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Re: Is it best practices to use a rdfs:seeAlso link to a potentially multimegabyte PDF?, existing predicate for linking to PDF?

From: Vasiliy Faronov <vfaronov@gmail.com>
Date: Sun, 09 Jan 2011 18:21:34 +0300
To: Tim Berners-Lee <timbl@w3.org>
Cc: Peter DeVries <pete.devries@gmail.com>, public-lod@w3.org
Message-Id: <1294586494.3425.14.camel@midgard>
On Птн, 2011-01-07 at 11:47 -0500, Tim Berners-Lee wrote:
> Certainly. the tabulator follows rdfs:seeAlso and expects some terse
> RDF.
> and so would be crippled by any large file, and PDF would not of
> course help it at all.
> I take seeAlso as a fairly strong request to see the other thing, like
> an HTTP redirect.
> Not a generic "this is vaguely related" link at all, and not in
> general to point to human-readable stuff.

Maybe it's time to define several specializations of rdfs:seeAlso with
stronger semantics?

For example (in a hypothetical namespace):

- see:authoritative -- "strong" pointer to a defining document, 
  equivalent to (or even superseding) follow-your-nose. Could probably 
  just reuse wrds:describedby, though it's not a subproperty of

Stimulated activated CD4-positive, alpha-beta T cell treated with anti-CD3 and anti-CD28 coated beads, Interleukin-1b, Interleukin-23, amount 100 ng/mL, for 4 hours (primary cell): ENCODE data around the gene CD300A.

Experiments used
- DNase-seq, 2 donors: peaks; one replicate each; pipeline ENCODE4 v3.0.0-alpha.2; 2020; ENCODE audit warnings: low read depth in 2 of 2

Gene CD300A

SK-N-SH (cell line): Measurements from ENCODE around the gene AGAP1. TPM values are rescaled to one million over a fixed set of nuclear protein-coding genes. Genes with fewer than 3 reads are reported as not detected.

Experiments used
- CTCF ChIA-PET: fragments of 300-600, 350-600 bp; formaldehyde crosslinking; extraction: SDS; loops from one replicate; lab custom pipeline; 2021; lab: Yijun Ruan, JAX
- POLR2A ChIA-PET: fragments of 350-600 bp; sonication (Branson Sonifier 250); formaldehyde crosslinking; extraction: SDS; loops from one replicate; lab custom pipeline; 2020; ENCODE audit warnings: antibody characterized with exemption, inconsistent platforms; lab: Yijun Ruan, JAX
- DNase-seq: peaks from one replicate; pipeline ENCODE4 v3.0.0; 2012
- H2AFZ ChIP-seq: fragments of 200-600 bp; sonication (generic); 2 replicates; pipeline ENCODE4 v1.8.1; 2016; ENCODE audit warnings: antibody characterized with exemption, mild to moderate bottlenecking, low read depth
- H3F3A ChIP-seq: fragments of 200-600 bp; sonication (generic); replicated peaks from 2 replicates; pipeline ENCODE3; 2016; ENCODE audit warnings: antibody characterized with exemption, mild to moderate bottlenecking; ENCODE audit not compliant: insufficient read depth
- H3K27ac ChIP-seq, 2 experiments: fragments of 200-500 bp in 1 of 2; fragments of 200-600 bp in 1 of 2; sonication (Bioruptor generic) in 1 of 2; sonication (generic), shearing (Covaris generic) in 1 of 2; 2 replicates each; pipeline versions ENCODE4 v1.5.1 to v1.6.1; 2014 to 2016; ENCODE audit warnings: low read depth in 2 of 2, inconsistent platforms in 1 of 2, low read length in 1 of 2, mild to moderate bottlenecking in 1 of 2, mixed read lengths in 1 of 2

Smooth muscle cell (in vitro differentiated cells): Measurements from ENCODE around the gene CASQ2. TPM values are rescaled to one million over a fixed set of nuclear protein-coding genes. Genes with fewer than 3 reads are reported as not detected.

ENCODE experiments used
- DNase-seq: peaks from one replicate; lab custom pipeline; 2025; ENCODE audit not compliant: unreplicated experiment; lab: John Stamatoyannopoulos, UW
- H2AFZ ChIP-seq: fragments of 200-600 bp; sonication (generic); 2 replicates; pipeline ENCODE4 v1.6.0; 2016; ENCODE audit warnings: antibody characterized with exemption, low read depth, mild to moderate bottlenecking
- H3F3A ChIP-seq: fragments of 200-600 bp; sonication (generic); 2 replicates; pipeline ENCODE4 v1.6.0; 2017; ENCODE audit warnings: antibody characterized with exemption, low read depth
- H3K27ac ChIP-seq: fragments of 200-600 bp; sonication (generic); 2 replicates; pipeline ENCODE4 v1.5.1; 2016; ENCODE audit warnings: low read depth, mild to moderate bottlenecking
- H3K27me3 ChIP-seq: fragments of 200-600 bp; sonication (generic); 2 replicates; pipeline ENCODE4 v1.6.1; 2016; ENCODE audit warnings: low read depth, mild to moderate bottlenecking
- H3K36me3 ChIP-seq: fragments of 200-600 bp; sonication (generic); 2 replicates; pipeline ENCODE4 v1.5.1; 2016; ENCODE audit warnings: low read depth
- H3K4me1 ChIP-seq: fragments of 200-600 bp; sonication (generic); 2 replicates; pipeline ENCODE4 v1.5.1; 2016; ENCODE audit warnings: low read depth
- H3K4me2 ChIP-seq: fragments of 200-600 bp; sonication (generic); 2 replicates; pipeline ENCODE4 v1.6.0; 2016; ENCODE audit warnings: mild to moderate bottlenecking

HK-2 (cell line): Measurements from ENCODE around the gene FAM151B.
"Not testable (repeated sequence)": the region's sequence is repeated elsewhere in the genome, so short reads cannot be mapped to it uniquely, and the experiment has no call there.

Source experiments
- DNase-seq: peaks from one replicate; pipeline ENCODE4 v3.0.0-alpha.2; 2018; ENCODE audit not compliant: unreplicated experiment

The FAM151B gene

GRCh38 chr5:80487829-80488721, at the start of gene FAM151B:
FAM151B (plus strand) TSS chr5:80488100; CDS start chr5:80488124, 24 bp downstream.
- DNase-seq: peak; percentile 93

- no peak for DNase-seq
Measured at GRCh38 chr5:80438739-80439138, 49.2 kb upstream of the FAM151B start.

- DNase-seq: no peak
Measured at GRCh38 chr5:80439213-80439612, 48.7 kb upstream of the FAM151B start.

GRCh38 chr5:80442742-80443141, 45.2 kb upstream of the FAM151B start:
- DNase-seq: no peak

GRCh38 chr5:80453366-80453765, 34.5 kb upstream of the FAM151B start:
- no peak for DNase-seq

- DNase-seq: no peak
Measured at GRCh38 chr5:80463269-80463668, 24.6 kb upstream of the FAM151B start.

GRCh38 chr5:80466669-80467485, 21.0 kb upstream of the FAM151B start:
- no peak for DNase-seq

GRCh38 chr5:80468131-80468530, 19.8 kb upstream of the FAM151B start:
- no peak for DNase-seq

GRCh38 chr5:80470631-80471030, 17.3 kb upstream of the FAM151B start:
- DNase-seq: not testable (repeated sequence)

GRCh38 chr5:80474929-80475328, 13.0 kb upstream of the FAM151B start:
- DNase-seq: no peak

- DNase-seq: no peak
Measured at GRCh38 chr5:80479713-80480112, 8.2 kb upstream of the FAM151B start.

- see:continued -- pointer to more data of the same nature. Would be 
  useful for paged data. When you have a blog marked up with RDFa, you 
  may want to let the consumer know that any given page is really just
  a part of it. "Strength" depends on the application.
- see:historical -- pointer to data that no longer holds, thus cannot
  be taken at face value, but only in conjunction with some
  time-related terms (like owlTime:Interval). In other words, "don't go 
  there unless you are time-enabled".
- see:non_rdf -- pointer to a machine-readable description that is not 
  in a serialization of RDF (GRDDL not counted as one).
- see:human_readable -- pointer to a description that is human-readable 

Vasiliy Faronov
Received on Sunday, 9 January 2011 15:22:07 UTC

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